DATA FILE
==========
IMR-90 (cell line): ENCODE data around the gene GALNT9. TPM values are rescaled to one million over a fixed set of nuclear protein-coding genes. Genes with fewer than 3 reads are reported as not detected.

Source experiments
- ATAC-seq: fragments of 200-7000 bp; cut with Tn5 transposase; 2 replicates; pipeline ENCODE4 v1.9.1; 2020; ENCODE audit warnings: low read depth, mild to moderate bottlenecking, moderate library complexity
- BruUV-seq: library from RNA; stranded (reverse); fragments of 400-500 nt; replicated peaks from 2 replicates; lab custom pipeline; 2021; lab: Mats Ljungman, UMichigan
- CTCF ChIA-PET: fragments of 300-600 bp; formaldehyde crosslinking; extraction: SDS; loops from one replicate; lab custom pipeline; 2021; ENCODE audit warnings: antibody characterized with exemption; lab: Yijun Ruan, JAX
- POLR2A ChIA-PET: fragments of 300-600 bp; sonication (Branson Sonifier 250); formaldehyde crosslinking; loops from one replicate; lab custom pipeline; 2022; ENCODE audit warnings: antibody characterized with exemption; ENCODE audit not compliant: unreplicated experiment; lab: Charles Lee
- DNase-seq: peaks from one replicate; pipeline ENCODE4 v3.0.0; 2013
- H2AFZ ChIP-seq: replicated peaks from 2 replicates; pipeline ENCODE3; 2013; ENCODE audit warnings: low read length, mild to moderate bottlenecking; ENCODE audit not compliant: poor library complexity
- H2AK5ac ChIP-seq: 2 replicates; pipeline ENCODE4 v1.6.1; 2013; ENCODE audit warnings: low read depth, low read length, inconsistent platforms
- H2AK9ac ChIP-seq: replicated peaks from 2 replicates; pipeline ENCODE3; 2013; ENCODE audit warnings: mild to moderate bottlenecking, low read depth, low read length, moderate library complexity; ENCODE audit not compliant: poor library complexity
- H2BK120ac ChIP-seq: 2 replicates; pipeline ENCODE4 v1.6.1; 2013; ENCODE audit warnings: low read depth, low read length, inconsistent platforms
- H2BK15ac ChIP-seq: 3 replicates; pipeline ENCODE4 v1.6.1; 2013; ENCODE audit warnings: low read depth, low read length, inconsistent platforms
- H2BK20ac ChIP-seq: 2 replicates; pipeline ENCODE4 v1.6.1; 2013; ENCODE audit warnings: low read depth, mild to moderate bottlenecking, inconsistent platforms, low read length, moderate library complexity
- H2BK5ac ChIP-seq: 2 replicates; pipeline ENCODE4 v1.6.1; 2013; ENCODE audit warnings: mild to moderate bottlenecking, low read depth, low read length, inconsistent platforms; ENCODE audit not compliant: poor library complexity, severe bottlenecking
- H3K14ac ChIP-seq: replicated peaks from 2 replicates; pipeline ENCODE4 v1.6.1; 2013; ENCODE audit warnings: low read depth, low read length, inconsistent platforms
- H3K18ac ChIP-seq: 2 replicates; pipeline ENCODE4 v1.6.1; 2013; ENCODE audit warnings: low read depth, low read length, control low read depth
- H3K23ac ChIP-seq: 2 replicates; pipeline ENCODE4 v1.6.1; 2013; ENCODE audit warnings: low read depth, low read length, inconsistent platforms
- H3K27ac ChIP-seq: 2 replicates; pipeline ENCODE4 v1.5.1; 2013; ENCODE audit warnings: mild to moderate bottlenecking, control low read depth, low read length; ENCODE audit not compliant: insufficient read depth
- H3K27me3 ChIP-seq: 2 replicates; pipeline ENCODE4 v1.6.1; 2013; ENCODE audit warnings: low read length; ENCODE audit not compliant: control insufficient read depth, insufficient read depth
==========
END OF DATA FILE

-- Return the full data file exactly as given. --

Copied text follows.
IMR-90 (cell line): ENCODE data around the gene GALNT9. TPM values are rescaled to one million over a fixed set of nuclear protein-coding genes. Genes with fewer than 3 reads are reported as not detected.

Source experiments
- ATAC-seq: fragments of 200-7000 bp; cut with Tn5 transposase; 2 replicates; pipeline ENCODE4 v1.9.1; 2020; ENCODE audit warnings: low read depth, mild to moderate bottlenecking, moderate library complexity
- BruUV-seq: library from RNA; stranded (reverse); fragments of 400-500 nt; replicated peaks from 2 replicates; lab custom pipeline; 2021; lab: Mats Ljungman, UMichigan
- CTCF ChIA-PET: fragments of 300-600 bp; formaldehyde crosslinking; extraction: SDS; loops from one replicate; lab custom pipeline; 2021; ENCODE audit warnings: antibody characterized with exemption; lab: Yijun Ruan, JAX
- POLR2A ChIA-PET: fragments of 300-600 bp; sonication (Branson Sonifier 250); formaldehyde crosslinking; loops from one replicate; lab custom pipeline; 2022; ENCODE audit warnings: antibody characterized with exemption; ENCODE audit not compliant: unreplicated experiment; lab: Charles Lee
- DNase-seq: peaks from one replicate; pipeline ENCODE4 v3.0.0; 2013
- H2AFZ ChIP-seq: replicated peaks from 2 replicates; pipeline ENCODE3; 2013; ENCODE audit warnings: low read length, mild to moderate bottlenecking; ENCODE audit not compliant: poor library complexity
- H2AK5ac ChIP-seq: 2 replicates; pipeline ENCODE4 v1.6.1; 2013; ENCODE audit warnings: low read depth, low read length, inconsistent platforms
- H2AK9ac ChIP-seq: replicated peaks from 2 replicates; pipeline ENCODE3; 2013; ENCODE audit warnings: mild to moderate bottlenecking, low read depth, low read length, moderate library complexity; ENCODE audit not compliant: poor library complexity
- H2BK120ac ChIP-seq: 2 replicates; pipeline ENCODE4 v1.6.1; 2013; ENCODE audit warnings: low read depth, low read length, inconsistent platforms
- H2BK15ac ChIP-seq: 3 replicates; pipeline ENCODE4 v1.6.1; 2013; ENCODE audit warnings: low read depth, low read length, inconsistent platforms
- H2BK20ac ChIP-seq: 2 replicates; pipeline ENCODE4 v1.6.1; 2013; ENCODE audit warnings: low read depth, mild to moderate bottlenecking, inconsistent platforms, low read length, moderate library complexity
- H2BK5ac ChIP-seq: 2 replicates; pipeline ENCODE4 v1.6.1; 2013; ENCODE audit warnings: mild to moderate bottlenecking, low read depth, low read length, inconsistent platforms; ENCODE audit not compliant: poor library complexity, severe bottlenecking
- H3K14ac ChIP-seq: replicated peaks from 2 replicates; pipeline ENCODE4 v1.6.1; 2013; ENCODE audit warnings: low read depth, low read length, inconsistent platforms
- H3K18ac ChIP-seq: 2 replicates; pipeline ENCODE4 v1.6.1; 2013; ENCODE audit warnings: low read depth, low read length, control low read depth
- H3K23ac ChIP-seq: 2 replicates; pipeline ENCODE4 v1.6.1; 2013; ENCODE audit warnings: low read depth, low read length, inconsistent platforms
- H3K27ac ChIP-seq: 2 replicates; pipeline ENCODE4 v1.5.1; 2013; ENCODE audit warnings: mild to moderate bottlenecking, control low read depth, low read length; ENCODE audit not compliant: insufficient read depth
- H3K27me3 ChIP-seq: 2 replicates; pipeline ENCODE4 v1.6.1; 2013; ENCODE audit warnings: low read length; ENCODE audit not compliant: control insufficient read depth, insufficient read depth